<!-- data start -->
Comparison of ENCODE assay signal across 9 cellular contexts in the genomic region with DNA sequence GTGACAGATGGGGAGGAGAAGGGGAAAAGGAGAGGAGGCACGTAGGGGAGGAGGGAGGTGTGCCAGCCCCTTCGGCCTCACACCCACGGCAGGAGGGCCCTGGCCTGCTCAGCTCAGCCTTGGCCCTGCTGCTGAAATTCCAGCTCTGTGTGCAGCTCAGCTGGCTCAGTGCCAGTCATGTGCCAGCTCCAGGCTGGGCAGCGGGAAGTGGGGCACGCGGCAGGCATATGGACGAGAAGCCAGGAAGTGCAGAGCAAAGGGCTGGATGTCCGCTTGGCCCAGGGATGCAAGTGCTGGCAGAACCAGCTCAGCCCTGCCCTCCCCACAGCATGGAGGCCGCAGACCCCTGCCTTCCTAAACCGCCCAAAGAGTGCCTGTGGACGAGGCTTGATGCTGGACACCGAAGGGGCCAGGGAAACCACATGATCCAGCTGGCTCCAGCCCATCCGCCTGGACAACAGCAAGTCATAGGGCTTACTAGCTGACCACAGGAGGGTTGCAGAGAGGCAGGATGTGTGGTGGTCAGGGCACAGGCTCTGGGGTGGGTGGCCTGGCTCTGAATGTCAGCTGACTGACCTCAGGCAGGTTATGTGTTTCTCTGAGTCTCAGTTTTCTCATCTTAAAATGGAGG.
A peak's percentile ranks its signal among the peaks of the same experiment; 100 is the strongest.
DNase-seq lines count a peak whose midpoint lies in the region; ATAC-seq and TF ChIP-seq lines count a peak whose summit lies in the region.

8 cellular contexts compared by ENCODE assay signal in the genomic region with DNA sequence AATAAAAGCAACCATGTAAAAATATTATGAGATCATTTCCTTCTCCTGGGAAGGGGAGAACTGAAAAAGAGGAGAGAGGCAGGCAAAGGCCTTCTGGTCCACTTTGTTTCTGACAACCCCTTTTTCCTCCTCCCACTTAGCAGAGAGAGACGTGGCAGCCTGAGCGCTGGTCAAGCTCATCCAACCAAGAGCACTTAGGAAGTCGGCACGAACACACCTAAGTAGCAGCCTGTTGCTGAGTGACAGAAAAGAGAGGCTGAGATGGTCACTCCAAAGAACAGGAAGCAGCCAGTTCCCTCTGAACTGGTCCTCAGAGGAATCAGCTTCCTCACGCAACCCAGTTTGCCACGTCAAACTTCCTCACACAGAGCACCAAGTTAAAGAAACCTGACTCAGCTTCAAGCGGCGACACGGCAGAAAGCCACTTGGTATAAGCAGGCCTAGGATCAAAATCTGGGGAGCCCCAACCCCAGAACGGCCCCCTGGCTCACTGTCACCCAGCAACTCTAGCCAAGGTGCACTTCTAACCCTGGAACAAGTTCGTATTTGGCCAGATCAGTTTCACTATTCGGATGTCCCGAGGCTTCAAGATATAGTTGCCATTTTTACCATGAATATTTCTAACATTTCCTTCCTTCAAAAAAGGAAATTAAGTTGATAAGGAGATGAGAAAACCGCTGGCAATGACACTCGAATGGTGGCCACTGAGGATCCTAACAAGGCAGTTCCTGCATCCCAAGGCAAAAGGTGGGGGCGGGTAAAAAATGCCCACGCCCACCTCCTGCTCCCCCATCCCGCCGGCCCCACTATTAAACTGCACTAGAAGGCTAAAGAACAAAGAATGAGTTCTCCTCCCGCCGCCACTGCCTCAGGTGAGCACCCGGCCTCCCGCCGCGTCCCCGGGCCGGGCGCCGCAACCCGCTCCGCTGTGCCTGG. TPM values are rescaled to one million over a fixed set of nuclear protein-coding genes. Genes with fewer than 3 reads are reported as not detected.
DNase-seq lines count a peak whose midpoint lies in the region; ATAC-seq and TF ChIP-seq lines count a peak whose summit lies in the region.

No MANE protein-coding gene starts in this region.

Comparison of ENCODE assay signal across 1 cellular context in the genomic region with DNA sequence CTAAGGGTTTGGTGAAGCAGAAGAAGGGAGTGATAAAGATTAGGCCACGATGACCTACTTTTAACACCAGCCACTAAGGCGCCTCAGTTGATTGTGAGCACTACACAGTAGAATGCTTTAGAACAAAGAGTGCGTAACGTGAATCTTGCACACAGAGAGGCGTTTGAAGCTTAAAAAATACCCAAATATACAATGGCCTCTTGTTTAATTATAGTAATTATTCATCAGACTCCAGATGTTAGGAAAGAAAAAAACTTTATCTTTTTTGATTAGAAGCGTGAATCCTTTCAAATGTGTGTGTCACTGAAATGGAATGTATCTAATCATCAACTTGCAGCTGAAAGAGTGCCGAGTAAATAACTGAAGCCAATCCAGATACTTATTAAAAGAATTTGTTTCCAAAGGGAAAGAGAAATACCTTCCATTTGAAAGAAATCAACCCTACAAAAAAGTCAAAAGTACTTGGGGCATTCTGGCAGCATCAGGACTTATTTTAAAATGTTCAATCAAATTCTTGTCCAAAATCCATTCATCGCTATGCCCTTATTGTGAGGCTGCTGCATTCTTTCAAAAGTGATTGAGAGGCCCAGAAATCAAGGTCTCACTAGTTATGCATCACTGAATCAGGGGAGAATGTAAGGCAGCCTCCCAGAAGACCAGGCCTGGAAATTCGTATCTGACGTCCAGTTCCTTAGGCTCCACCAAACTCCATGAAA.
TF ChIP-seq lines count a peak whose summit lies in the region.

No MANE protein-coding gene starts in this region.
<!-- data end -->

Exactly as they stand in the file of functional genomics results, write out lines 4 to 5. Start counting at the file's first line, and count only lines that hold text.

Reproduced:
8 cellular contexts compared by ENCODE assay signal in the genomic region with DNA sequence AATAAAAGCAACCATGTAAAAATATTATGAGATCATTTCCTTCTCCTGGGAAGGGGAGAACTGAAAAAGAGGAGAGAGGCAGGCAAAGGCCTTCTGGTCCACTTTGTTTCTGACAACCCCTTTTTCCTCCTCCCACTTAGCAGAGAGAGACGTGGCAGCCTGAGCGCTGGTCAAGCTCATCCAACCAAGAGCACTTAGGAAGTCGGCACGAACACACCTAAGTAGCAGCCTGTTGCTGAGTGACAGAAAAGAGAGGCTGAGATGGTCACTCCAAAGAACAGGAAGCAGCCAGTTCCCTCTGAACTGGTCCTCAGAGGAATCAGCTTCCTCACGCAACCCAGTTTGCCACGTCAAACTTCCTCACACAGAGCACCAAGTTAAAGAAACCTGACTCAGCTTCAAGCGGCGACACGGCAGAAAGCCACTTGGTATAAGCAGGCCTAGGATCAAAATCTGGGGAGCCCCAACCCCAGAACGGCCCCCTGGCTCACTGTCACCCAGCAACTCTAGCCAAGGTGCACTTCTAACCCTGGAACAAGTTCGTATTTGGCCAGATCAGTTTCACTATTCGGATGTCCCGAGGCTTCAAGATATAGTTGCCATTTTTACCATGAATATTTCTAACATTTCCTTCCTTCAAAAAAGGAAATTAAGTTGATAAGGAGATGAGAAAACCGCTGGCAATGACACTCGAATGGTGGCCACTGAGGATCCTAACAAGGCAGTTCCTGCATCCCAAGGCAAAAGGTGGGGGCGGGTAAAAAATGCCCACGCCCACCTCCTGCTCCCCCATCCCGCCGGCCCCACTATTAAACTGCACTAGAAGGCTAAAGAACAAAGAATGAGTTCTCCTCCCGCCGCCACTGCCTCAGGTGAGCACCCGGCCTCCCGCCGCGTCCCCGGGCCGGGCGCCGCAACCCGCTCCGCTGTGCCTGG. TPM values are rescaled to one million over a fixed set of nuclear protein-coding genes. Genes with fewer than 3 reads are reported as not detected.
DNase-seq lines count a peak whose midpoint lies in the region; ATAC-seq and TF ChIP-seq lines count a peak whose summit lies in the region.